IT HAS ALREADY become conventional wisdom that the Washington punditry corps may have gone a bit soft on Pat Buchanan because he was one of their own.
A similar case of campaign press bias, however, has cropped up virtually undetected. Simply put, a significant number of reporters and pundits have gone South for Bill Clinton.
There are other media-watchers who share these views, such as Bill Kovach, curator of the Nieman Foundation at Harvard; Ralph Whitehead, a journalism professor at the University of Massachusetts, and Christopher Lydon, who is assessing campaign coverage for the Columbia Journalism Review.
Though their emphases and analyses may differ, these media reviewers agree Mr. Clinton has been the beneficiary of a major dose of celebratory "journalism" -- particularly among baby-boom reporters -- that has damaged the credibility of the political press corps.
In general, much of the mainstream coverage of Mr. Clinton has tended to magnify his strengths, overlook his faults and downplay some of the character allegations. Among other things, a critic can cite the hagiography that has passed for reporting in profiles about Mr. Clinton in mainstream papers and magazines; the fawning coverage in some of the newsweeklies (including a sought-after Time cover profile a month before New Hampshire); the belittling by various mainstream publications of the Gennifer Flowers' story, the draft controversy and the Arkansas execution of Rickey Ray Rector; and the ultra-positive spin that much of the press placed on Mr. Clinton's mediocre showings in early contests such as New Hampshire.
To be sure, these charges are painted with a broad brush. Publications such as the New Republic and New York magazine are more in the business of interpretation than reporting, so their cheerleading may be somewhat more excusable. Moreover, many reporters may truly believe a Clinton victory is essential for the good of the country.
Still, the question is whether the coverage, as a whole, has become so one-sided that the mainstream press is not giving the public the whole truth. That has clearly happened.
Why have so many baby-boom reporters boosted Mr. Clinton? In part, it's because they identify strongly with a liberal, semi-hip contemporary who seems to share their values. (The chic professional wife doesn't hurt either.)
Political journalists tend to admire politicians like Mr. Clinton who treat the traditional game of politics as seriously as they do. Moreover, as Mr. Whitehead stresses, reporters tend to prize candidates (like JFK) who remind them of themselves, and Mr. Clinton's attributes of curiosity and verbal facility -- not to mention his somewhat checkered personal life -- are reminiscent of many a journalist's.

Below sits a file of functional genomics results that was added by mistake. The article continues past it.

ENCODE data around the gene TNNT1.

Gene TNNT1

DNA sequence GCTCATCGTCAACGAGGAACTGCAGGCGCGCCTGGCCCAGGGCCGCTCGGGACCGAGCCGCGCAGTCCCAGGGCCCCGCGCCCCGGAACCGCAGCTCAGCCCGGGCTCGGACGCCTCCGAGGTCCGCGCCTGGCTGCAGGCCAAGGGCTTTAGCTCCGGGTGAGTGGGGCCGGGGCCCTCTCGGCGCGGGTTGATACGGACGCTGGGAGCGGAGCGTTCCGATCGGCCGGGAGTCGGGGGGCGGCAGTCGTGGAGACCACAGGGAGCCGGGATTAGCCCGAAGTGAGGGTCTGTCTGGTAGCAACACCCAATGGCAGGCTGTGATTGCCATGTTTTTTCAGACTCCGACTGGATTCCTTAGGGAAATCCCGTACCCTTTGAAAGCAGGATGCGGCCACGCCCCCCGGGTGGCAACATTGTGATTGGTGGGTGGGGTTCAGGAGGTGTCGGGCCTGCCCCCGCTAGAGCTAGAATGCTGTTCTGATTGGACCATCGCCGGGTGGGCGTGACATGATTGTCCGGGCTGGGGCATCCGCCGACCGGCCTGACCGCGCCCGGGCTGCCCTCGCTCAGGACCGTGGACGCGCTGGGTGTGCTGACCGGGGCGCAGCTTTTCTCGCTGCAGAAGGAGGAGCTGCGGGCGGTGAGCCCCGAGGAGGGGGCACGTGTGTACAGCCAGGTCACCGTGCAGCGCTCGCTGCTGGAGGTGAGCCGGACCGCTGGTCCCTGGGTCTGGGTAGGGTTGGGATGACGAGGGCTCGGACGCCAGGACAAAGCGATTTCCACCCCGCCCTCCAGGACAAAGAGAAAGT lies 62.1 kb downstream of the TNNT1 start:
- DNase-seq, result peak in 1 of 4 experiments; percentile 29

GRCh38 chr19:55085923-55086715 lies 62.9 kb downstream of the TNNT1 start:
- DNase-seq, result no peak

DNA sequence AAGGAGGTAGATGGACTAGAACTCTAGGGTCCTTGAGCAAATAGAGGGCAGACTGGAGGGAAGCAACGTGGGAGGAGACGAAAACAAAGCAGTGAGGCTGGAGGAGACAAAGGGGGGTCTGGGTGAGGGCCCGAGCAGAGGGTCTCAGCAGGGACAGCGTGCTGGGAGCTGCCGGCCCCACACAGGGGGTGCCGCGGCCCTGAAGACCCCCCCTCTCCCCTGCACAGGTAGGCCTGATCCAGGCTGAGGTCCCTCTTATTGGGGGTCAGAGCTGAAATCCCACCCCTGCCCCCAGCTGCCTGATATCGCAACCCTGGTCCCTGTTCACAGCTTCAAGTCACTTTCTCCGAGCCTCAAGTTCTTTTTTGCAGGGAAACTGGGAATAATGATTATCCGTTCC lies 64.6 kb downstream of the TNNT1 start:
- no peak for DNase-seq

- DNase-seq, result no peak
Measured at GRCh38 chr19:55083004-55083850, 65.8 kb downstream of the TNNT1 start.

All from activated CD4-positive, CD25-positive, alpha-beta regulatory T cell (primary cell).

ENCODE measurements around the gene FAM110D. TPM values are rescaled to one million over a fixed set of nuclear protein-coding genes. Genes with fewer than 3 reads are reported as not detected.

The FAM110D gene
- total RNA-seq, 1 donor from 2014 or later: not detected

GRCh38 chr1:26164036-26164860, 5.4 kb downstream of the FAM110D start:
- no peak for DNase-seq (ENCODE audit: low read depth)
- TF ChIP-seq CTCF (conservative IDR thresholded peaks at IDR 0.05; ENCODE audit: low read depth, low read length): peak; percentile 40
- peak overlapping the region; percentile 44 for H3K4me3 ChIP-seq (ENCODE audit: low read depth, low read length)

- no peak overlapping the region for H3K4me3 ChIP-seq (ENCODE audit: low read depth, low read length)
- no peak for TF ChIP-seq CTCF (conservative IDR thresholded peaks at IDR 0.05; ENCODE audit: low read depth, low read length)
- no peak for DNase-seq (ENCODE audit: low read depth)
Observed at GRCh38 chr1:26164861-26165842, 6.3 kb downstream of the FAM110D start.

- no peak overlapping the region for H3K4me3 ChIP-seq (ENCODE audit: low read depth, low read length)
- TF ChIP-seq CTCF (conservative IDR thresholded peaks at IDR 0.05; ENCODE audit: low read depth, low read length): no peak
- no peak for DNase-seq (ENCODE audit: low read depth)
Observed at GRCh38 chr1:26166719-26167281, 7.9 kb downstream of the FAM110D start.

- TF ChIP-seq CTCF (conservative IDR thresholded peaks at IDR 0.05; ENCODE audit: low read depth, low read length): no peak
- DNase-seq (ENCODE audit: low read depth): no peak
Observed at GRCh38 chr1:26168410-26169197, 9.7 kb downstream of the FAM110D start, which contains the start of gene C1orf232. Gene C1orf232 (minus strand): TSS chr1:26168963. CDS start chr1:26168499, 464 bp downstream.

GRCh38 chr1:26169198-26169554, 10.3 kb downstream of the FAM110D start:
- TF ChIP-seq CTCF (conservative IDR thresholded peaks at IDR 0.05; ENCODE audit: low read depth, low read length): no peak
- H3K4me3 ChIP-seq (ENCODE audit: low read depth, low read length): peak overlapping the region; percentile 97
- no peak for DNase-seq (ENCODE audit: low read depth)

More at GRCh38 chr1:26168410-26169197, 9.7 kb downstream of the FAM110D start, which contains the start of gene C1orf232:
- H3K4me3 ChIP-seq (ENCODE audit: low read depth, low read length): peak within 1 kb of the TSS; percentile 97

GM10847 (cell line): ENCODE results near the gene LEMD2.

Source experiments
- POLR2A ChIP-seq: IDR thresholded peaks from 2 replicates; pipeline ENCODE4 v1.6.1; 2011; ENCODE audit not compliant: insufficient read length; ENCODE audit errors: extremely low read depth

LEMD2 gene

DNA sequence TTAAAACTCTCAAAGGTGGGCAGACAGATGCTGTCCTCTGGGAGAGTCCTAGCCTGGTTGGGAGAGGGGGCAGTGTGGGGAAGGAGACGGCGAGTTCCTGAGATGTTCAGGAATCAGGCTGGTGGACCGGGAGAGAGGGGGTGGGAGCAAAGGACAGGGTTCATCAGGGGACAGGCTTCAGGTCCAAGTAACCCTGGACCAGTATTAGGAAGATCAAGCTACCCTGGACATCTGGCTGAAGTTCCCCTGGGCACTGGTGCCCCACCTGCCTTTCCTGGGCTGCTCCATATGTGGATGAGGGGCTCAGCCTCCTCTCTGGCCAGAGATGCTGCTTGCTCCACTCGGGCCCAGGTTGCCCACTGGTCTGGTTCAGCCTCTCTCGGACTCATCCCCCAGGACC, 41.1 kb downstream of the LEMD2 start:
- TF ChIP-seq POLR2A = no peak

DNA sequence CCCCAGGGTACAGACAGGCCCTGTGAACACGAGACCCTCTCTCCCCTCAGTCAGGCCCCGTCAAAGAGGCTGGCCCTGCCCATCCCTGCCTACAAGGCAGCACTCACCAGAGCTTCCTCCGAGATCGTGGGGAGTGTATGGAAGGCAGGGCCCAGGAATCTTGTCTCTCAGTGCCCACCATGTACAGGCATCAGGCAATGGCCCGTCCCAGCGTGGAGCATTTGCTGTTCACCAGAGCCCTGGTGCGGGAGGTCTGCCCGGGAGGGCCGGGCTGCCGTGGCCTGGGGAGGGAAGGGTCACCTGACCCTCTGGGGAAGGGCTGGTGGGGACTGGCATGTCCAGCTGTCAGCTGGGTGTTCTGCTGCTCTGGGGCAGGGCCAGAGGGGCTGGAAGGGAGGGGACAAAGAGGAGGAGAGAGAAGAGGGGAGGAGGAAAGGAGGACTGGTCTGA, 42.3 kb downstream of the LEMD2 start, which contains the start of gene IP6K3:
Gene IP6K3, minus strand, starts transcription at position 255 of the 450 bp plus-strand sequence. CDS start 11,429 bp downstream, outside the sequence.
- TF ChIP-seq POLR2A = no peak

For male baby-boom reporters, the identification may have been magnified by Mr. Clinton's behavior during Vietnam. Failure to serve is a disqualification in much of the country, but it may have resonated in a press bus populated with upscale reporters who either took or venerate the Clinton approach to military service.
It's no secret either that Mr. Clinton has spent years cultivating the press, no crime to be sure. The problem, according to Mr. Kovach, is that some journalists seemed to climb aboard the Clinton bandwagon early in the hopes of becoming Washington's next official pundit-in-residence.
To a male liberal journalist, pushing middle age and out of favor for decades, the Arkansas governor may look like the last best hope for him to play George Will to a Democratic Ronald Reagan. That may be why the elusive concept of "electability" has played such an important role in the analysis of so many commentators.
There are other factors at work, too. The press's attempts to make campaign coverage more substantive this year have caused it to downplay character stories, perhaps to the public's detriment. The mainstream media's struggles to wrest control of the campaign agenda from the tabloids have also indirectly led some papers to discount the scandal stories that are the bread and butter of less elite journalism.
There is an element of sexism here, too. In the rush to anoint Mr. Clinton, the few women on the bus have often been noticeably absent, a pattern that was repeated when the press stood by its man against Gennifer Flowers. In the press, as in the electorate, Mr. Clinton has a gender gap.
When Mr. Clinton thanked his supporters last night, maybe he should have mentioned his good friends in the media. So far, a number of them seem to have lost their moorings when it comes to his candidacy.
Steven Stark is a columnist for the Boston Globe.